Justices on the South Dakota Supreme Court will hear oral arguments today in a legal challenge to the state’s voter-initiated marijuana legalization measure: Constitutional Amendment A. Fifty-four percent of voters decided in favor of the ballot measure on Election Day 2020.

Nonetheless, litigation filed on behalf of Republican Gov. Kristi Noem shortly following the election has sought to nullify the vote. In February, Judge Christina Klinger of the state’s Sixth Judicial Circuit Court ruled in favor of the litigation — opining that the measure violates state requirements that ballot measures not encompass more than one topic. The judge also ruled that the measure revises rather than amends the state’s Constitution, and therefore should not be permitted to move forward. Proponents of Amendment A, South Dakotans for Better Marijuana Laws, have appealed the ruling to the state’s Supreme Court.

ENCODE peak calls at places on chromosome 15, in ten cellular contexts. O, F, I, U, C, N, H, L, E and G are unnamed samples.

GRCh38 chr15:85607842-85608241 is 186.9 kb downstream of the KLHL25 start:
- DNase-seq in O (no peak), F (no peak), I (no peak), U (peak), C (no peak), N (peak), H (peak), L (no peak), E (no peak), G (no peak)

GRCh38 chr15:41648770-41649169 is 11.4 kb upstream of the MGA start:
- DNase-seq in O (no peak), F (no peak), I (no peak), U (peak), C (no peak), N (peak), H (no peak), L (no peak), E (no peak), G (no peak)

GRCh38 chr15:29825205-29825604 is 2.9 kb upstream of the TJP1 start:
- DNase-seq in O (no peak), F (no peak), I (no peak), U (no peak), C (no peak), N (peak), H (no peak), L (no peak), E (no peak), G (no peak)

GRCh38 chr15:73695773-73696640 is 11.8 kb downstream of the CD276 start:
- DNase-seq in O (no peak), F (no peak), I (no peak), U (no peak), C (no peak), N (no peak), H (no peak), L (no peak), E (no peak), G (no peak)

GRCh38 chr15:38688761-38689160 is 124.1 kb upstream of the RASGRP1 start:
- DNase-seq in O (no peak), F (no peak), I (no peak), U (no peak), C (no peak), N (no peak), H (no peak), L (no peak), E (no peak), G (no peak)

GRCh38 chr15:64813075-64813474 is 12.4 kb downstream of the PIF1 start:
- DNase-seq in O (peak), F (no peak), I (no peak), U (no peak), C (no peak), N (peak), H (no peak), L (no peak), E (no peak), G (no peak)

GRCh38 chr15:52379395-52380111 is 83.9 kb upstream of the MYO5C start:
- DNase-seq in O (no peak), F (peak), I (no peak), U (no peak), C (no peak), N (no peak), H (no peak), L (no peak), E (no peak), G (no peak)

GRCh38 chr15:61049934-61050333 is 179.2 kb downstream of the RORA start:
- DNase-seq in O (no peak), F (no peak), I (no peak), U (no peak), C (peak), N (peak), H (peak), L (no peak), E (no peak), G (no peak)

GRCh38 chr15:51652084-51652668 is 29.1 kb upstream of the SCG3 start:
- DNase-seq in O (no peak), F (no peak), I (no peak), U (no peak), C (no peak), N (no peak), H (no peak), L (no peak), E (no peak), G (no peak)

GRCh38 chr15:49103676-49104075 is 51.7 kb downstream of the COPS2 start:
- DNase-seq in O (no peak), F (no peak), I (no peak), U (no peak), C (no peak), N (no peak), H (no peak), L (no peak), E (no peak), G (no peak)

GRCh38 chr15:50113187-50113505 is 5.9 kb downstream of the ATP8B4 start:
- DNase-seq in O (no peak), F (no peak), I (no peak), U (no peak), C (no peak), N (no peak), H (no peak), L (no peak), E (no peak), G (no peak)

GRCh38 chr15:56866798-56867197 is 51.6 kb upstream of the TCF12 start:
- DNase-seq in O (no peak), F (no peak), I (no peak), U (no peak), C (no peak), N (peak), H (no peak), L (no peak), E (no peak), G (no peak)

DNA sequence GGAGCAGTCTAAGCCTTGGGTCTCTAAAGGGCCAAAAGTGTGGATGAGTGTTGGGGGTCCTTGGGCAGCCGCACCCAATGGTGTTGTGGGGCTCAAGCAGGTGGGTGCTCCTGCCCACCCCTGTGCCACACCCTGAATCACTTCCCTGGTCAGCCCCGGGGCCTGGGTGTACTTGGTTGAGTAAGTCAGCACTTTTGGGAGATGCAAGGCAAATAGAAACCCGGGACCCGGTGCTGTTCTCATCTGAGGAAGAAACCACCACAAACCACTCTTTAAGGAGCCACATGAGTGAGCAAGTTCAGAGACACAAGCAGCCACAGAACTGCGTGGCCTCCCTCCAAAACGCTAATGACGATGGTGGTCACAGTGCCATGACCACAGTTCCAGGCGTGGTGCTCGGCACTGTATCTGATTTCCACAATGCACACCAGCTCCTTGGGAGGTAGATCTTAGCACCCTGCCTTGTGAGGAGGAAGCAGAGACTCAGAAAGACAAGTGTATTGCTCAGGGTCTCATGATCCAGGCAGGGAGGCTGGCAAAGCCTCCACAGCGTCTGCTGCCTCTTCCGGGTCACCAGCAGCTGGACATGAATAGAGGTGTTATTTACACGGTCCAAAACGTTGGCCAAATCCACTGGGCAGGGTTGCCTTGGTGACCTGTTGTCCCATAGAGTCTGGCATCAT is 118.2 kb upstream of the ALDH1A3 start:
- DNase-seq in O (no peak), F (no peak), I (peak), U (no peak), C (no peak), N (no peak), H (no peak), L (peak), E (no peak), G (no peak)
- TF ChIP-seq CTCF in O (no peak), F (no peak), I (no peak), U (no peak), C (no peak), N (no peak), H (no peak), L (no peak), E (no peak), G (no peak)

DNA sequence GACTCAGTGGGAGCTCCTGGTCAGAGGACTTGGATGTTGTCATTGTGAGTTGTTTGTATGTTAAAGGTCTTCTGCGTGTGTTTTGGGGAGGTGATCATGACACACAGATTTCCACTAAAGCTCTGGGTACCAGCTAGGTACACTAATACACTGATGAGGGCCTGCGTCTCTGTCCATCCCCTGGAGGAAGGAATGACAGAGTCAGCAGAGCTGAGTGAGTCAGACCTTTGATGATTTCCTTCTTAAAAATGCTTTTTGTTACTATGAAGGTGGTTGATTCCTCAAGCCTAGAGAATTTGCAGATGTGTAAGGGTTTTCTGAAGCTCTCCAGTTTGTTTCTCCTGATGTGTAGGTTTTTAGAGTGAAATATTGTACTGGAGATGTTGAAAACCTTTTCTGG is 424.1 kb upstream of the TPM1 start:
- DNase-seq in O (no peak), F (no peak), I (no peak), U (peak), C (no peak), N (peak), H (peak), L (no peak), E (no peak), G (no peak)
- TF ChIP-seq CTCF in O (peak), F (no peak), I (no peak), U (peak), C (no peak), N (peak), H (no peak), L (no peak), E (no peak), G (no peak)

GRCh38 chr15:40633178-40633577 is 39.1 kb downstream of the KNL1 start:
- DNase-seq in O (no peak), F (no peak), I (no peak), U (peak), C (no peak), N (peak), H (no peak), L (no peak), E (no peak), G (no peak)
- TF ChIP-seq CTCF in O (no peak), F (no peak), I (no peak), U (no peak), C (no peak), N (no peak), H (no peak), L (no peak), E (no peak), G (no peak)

Commenting on the litigation, NORML’s Deputy Director Paul Armentano said: “Legalization opponents cannot succeed in the court of public opinion or at the ballot box. Thus, they are now seeking to overturn election results after the fact. Whether or not one supports marijuana legalization, Americans should be outraged at these overtly undemocratic tactics.”

Legalization proponents also backed another successful ballot initiative in November, Measure 26, legalizing medical marijuana access to qualified South Dakota patients. The results of that vote have not been legally challenged and the court’s ruling does not impact that law’s implementation. 

Gov. Noem publicly opposed both Amendment A as well as Measure 26.